The else statement can also be a block of code contained within braces:


( if firstof(x) is smaller or equal to 3, your Lemur sends two CC MIDI messages for controller 20 and 21. Else if it’s greater than 3, your Lemur sends two CC MIDI messages for controller 22 and 23. )

puce else if

By using else if, it is possible to combine several conditions. Only the statement(s) following the first condition that is found to be true will be executed, and all other statement(s) will be skipped.

puce Example A

We’re using a row of pads as a rudimentary keyboard, and we’d like a Text object to display the notes’ names as we’re playing: A,B,C… For this we’ll use a script local to the Pads object, to be executed “on x” (each time a pad is pressed), and consisting of several else if statements. The firstof(x) function is used to return a value corresponding to the position of the pad being pressed, and the setattribute() function sets the Text object’s content attribute according to the value of the firstof(x) function.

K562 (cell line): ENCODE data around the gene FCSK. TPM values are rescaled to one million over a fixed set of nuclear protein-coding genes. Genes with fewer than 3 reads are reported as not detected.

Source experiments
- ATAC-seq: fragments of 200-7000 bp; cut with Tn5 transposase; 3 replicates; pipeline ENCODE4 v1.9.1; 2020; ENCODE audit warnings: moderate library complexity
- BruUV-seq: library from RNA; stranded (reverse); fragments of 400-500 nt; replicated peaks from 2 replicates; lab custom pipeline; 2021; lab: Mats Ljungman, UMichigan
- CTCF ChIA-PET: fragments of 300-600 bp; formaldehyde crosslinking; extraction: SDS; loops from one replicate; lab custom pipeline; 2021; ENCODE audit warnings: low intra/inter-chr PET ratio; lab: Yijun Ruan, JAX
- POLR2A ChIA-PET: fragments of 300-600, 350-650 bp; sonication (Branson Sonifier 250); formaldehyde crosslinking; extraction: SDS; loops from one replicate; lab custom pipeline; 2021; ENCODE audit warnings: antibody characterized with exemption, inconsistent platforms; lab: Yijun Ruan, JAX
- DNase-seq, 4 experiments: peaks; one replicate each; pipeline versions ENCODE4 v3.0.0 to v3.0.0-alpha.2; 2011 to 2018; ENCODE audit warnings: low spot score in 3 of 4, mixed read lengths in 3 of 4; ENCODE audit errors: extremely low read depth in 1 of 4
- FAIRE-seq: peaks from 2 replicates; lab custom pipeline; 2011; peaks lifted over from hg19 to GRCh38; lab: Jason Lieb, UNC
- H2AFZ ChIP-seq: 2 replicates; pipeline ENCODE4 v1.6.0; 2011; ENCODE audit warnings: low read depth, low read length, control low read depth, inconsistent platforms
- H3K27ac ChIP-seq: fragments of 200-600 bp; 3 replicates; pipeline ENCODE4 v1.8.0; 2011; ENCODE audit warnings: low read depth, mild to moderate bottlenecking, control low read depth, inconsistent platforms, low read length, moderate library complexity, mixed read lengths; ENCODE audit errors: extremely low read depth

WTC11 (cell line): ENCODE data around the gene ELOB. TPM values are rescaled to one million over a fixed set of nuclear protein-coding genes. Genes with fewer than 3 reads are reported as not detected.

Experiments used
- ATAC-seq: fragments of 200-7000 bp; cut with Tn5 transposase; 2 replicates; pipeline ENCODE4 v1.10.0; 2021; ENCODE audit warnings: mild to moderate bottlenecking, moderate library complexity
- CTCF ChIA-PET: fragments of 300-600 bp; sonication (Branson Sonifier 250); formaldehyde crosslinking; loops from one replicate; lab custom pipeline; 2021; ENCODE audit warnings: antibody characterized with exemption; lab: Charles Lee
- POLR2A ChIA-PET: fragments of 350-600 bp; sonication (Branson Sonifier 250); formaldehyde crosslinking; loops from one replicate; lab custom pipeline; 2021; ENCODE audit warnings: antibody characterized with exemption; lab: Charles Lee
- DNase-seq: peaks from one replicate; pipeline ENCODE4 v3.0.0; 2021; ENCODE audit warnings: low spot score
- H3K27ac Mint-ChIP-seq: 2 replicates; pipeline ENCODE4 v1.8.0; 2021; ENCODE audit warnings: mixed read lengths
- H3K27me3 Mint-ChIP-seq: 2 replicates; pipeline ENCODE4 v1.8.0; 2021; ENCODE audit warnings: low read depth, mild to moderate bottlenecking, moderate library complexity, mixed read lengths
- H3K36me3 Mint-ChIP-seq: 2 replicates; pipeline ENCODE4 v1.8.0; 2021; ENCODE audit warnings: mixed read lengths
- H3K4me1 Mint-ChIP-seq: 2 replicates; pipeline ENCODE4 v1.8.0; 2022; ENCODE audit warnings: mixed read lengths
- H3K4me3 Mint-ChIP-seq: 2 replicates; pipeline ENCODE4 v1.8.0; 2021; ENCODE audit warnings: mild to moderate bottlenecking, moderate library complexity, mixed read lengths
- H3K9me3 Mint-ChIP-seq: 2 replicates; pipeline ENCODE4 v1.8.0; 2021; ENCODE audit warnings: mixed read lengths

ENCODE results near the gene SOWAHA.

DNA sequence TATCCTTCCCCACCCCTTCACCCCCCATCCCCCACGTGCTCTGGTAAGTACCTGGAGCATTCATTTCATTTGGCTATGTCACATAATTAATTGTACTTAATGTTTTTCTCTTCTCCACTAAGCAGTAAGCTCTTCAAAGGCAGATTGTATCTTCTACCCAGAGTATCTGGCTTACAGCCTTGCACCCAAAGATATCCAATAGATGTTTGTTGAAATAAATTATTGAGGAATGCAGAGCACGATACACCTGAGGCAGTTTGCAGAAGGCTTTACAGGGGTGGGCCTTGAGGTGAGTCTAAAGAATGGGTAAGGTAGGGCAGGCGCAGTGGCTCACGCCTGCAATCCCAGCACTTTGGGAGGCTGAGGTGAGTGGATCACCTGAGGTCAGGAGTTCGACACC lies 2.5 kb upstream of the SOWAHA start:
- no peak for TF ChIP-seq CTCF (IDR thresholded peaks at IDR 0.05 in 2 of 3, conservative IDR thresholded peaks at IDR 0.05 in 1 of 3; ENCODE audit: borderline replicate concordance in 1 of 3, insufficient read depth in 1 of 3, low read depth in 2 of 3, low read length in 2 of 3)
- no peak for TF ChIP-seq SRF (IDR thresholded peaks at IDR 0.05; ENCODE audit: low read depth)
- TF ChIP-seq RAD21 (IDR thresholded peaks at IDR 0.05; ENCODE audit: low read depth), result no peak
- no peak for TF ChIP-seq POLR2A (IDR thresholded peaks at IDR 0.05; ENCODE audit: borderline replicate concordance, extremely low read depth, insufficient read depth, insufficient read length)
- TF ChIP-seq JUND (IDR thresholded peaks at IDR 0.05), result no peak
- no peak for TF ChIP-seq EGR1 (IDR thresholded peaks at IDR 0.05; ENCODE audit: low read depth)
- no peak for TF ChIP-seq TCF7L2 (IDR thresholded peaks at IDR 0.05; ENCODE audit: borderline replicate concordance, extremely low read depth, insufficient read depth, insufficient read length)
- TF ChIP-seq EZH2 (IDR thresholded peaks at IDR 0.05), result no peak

puce for

The for loop is an iteration statement which allows code to be repeatedly executed a specified number of times. The type of for loop used in the Script panel is characterized by three control expressions separated by semicolons: the initializer expression, the loop test expression and the counting expression. The initializer sets up the initial value of the variable within the looped block of code. The loop test expression is evaluated at the beginning of each iteration through the loop, and determines when the loop should exit. Finally, the counting expression is responsible for altering the loop variable.